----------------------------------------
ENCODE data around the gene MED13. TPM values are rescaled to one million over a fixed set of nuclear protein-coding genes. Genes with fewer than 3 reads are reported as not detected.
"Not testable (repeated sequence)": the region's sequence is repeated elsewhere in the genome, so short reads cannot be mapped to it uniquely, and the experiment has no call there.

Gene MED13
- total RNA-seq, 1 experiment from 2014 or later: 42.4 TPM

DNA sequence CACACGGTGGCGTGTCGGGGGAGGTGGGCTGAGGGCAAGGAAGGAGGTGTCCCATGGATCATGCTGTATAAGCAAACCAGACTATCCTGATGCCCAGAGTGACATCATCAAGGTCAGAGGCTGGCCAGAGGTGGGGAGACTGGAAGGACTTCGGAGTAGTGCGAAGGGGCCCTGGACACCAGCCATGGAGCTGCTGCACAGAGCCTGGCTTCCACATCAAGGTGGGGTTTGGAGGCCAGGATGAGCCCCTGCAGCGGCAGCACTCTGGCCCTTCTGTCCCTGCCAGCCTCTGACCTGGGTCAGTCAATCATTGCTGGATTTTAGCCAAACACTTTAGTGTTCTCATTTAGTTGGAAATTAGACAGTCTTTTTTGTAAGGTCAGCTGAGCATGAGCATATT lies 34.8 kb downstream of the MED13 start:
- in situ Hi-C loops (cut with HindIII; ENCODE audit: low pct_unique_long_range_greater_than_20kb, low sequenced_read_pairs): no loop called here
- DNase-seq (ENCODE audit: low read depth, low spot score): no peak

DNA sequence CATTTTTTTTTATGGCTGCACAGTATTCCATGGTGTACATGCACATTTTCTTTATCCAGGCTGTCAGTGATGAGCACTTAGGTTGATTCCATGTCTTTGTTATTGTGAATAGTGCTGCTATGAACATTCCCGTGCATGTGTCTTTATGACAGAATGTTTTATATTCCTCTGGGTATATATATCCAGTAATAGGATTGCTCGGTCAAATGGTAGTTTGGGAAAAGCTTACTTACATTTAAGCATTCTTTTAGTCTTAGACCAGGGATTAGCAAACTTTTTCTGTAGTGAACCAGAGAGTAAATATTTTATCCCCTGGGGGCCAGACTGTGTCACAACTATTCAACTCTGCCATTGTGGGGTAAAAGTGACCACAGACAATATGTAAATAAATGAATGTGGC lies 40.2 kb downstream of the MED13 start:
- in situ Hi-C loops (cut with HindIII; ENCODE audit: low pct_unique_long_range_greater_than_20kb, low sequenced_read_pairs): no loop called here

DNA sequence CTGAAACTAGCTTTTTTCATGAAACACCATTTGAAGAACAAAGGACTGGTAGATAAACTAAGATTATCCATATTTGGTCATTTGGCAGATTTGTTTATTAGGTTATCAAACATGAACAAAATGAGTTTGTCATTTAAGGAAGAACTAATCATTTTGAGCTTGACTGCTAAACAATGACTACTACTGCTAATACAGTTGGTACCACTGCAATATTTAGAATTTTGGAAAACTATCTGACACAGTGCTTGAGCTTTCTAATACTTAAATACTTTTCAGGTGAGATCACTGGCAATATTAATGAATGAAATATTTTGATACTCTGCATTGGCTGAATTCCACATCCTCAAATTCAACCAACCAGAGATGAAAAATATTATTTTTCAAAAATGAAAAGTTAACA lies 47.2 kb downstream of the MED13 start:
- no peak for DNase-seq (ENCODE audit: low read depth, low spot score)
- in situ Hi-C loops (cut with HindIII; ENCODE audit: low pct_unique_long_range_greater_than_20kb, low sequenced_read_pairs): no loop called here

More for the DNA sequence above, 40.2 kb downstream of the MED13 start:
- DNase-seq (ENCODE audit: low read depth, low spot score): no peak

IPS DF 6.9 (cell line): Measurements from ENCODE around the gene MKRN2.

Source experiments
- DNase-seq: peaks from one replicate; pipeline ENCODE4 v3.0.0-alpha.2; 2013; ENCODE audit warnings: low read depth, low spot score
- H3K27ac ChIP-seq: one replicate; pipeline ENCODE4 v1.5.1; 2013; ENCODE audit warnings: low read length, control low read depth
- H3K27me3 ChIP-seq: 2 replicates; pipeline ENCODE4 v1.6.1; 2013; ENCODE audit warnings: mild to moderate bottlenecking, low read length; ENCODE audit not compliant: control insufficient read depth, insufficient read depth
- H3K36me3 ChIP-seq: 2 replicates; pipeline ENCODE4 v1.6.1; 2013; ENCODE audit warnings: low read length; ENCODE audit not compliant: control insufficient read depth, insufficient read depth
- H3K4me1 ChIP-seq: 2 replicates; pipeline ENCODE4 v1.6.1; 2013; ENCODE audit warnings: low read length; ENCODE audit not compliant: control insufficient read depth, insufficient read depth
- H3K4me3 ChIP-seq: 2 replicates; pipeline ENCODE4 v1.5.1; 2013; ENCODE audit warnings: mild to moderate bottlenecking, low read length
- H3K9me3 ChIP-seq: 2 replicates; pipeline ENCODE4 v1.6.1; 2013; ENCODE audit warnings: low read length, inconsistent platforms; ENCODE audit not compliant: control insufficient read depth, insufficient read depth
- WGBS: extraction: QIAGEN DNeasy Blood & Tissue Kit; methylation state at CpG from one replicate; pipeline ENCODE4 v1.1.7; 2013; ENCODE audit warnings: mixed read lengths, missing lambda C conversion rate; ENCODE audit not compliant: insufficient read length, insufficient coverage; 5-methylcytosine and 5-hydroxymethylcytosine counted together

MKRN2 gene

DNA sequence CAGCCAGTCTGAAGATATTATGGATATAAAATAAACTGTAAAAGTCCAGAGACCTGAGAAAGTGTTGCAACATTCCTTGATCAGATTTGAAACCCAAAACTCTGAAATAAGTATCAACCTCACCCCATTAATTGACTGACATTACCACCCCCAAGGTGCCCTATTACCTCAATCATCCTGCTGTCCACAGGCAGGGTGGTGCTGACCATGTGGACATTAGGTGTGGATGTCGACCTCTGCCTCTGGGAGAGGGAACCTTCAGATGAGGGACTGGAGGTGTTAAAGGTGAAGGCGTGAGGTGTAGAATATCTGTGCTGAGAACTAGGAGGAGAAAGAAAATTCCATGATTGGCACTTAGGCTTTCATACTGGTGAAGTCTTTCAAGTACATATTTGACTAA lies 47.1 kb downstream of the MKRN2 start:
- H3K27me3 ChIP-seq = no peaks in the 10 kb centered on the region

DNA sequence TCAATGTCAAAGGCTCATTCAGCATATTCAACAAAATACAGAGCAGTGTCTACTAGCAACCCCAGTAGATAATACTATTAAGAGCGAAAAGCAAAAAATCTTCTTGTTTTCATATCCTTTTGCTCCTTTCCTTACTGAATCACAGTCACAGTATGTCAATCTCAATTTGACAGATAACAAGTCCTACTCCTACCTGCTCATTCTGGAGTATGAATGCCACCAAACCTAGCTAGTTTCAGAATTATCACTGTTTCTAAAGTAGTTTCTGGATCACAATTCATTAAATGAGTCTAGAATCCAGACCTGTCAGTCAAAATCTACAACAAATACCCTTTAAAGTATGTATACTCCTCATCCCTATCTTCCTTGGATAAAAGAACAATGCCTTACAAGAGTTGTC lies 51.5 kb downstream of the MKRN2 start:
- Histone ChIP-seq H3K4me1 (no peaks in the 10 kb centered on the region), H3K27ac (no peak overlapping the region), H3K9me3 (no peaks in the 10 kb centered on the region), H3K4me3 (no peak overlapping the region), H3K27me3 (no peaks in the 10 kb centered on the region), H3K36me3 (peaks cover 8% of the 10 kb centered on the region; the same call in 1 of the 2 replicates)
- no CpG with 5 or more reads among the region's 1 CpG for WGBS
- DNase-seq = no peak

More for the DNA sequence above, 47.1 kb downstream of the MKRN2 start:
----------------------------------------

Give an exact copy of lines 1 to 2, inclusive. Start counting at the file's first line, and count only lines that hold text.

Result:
ENCODE data around the gene MED13. TPM values are rescaled to one million over a fixed set of nuclear protein-coding genes. Genes with fewer than 3 reads are reported as not detected.
"Not testable (repeated sequence)": the region's sequence is repeated elsewhere in the genome, so short reads cannot be mapped to it uniquely, and the experiment has no call there.